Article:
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The Brazilian Coalition argues that Bill 2633/20 should not be subjected to an urgency vote and suggests a Special Commission

Since 2009, Brazilian legislation has already allowed land tenure regularization of small producers’ private properties (properties of up to 4 fiscal modules) to be carried out without the need for a field inspection, with the support of other means of proof, such as remote sensing, to certify the occupation. Such properties account for 95% of all private property holders without land titles registered with INCRA. Therefore, the real obstacles to the regularization of this great majority are not clear.

It is essential to understand the obstacles that render the current law and administrative structure unable to solve the problem of land tenure regularization, in addition to their failure to prevent the increase in deforestation in small and medium-sized properties¹. It is necessary to carry out a more in-depth diagnosis and consider adding mechanisms that effectively fight illegality. For this reason, we need more time to improve the Bill (PL) 2633/2020, which converted most of the text of Provisional Measure (MP) 910/2019, and should not be subjected to an urgency vote.

Throughout the processing of MP 910, the Brazilian Coalition on Climate, Forests and Agriculture maintained an open dialogue with several interlocutors from the government and Congress². Hence, we recognize that there were many advances in relation to the original text. However, some of the points still need to be more deeply discussed.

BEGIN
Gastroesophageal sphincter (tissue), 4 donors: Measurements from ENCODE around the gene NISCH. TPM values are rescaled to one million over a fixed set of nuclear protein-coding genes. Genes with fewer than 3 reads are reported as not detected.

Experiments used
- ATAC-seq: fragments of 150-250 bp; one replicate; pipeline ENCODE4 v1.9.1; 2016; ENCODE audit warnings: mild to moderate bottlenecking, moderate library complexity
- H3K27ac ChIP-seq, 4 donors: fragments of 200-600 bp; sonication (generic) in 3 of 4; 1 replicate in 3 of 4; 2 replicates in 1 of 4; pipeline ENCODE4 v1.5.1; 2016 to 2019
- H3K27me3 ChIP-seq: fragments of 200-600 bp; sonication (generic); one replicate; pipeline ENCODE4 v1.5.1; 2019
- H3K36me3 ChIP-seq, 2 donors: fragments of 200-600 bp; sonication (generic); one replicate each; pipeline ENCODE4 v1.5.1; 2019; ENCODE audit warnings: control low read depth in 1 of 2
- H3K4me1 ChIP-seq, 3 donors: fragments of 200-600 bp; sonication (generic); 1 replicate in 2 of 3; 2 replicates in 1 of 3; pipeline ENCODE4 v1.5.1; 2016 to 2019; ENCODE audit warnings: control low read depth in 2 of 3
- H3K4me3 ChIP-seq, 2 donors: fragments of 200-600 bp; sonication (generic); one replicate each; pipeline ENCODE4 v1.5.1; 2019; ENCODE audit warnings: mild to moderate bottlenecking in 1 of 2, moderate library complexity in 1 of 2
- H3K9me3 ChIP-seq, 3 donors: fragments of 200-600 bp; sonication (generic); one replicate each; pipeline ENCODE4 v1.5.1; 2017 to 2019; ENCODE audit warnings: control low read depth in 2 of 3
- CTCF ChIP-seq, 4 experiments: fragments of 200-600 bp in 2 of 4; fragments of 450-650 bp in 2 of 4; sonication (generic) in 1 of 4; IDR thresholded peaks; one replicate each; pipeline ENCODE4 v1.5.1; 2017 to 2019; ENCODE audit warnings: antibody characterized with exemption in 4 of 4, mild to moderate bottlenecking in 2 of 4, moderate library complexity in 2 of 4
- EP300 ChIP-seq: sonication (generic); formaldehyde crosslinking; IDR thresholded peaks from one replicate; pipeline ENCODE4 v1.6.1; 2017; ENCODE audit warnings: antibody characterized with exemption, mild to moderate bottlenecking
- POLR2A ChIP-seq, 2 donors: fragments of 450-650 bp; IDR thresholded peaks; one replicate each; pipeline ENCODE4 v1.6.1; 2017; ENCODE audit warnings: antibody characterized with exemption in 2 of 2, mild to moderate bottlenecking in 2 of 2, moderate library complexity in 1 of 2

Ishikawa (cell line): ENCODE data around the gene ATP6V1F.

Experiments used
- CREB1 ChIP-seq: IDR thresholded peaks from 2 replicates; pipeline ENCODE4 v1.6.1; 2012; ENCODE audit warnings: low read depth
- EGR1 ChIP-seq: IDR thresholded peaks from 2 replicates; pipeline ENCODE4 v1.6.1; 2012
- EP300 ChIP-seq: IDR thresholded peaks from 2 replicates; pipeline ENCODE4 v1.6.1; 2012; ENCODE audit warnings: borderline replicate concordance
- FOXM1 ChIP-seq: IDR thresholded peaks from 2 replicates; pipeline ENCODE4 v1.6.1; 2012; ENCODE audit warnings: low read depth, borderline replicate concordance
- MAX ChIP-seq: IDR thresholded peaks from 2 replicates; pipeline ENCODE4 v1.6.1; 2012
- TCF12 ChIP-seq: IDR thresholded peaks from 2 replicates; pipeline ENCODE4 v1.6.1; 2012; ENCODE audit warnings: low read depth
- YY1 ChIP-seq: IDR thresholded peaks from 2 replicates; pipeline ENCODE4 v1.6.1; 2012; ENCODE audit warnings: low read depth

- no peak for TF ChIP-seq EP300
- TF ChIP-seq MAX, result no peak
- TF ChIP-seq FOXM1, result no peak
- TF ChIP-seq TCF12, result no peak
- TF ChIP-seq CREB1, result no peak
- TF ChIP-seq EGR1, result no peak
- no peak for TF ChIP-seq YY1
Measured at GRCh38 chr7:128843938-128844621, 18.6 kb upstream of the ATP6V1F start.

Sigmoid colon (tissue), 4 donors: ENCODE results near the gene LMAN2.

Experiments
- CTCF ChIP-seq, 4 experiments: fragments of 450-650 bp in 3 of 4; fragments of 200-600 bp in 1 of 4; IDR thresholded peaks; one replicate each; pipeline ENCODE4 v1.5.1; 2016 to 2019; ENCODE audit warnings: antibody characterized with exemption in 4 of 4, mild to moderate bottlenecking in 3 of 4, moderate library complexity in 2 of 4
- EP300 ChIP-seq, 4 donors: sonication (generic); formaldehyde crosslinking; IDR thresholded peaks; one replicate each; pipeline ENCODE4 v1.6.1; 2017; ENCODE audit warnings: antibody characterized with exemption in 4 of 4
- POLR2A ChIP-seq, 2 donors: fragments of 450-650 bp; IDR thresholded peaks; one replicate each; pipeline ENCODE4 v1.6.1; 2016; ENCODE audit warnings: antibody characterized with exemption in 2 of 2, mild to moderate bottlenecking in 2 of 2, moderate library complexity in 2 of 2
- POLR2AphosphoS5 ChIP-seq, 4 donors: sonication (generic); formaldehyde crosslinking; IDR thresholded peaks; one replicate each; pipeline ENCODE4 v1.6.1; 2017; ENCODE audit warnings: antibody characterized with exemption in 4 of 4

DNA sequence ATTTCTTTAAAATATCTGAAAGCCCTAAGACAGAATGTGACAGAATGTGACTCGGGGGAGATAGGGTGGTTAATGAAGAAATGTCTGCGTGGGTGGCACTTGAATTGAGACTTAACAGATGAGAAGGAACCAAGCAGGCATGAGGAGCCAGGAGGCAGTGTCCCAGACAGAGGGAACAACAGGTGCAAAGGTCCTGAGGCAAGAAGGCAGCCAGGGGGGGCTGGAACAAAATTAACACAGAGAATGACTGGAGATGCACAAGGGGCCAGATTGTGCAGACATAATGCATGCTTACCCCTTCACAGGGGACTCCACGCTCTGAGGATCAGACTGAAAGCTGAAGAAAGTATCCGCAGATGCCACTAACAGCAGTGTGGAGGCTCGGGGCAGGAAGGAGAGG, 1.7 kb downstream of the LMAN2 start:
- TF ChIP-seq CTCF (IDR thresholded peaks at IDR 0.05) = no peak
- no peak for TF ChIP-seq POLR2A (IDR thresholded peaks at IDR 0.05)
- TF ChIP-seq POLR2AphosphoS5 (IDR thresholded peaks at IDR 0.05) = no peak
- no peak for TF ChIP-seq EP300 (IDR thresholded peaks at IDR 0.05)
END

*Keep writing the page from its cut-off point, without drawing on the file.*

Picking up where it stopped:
Such points include the strengthening of government bodies such as INCRA, a key element for the implementation of any land tenure legislation. In addition, land tenure liabilities must also take into consideration public areas, which have been suffering increasing invasions and land grabbing. A debate on the issuing of land titles to settlers and the allocation of more than 60 million hectares of public forests not designated for conservation and sustainable use is essential.

Considering that the dialogue on the topic is complex, requires the participation of different sectors of society and cannot be carried out during the pandemic and the remote work operation of the Legislative branch, the Brazilian Coalition suggests that Congress install a Special Commission, with due validity and mandate, to bring together experts and prepare studies that support the proposals to be debated. Meanwhile, the Executive branch could move forward with land tenure regularization of small properties, as well as the resumption of legitimization processes concerning indigenous and quilombola lands and the creation of Conservation Units, based on our current legislation. The Brazilian Coalition will be available to the Commission and Congress to contribute to this debate.

2 The Brazilian Coalition expressed opinions on MP 910 – on the following dates: 05/08/2005/06/2005/03/2004/16/2004/02/2003/18/2002/12/20 and 02/06/20. All of the Coalition’s opinions are based on proposals contained in 2030-2050 Vision, in the Proposals for 2018 Election Candidates and in the movement’s Base Document.

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